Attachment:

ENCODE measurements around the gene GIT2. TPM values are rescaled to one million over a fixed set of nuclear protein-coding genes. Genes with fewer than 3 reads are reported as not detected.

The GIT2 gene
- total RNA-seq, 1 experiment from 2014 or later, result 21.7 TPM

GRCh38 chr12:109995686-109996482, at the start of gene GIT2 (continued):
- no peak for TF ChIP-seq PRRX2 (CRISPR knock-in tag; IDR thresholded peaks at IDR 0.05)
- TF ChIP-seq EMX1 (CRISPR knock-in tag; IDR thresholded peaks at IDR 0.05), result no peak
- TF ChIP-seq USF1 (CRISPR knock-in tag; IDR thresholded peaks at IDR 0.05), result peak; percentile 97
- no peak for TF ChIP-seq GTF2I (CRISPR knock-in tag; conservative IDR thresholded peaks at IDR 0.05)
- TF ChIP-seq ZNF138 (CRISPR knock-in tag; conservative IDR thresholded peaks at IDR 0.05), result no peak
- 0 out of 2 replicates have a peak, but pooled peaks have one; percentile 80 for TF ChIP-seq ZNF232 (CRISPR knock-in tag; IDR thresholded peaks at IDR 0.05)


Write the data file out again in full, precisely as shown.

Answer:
ENCODE measurements around the gene GIT2. TPM values are rescaled to one million over a fixed set of nuclear protein-coding genes. Genes with fewer than 3 reads are reported as not detected.

The GIT2 gene
- total RNA-seq, 1 experiment from 2014 or later, result 21.7 TPM

GRCh38 chr12:109995686-109996482, at the start of gene GIT2 (continued):
- no peak for TF ChIP-seq PRRX2 (CRISPR knock-in tag; IDR thresholded peaks at IDR 0.05)
- TF ChIP-seq EMX1 (CRISPR knock-in tag; IDR thresholded peaks at IDR 0.05), result no peak
- TF ChIP-seq USF1 (CRISPR knock-in tag; IDR thresholded peaks at IDR 0.05), result peak; percentile 97
- no peak for TF ChIP-seq GTF2I (CRISPR knock-in tag; conservative IDR thresholded peaks at IDR 0.05)
- TF ChIP-seq ZNF138 (CRISPR knock-in tag; conservative IDR thresholded peaks at IDR 0.05), result no peak
- 0 out of 2 replicates have a peak, but pooled peaks have one; percentile 80 for TF ChIP-seq ZNF232 (CRISPR knock-in tag; IDR thresholded peaks at IDR 0.05)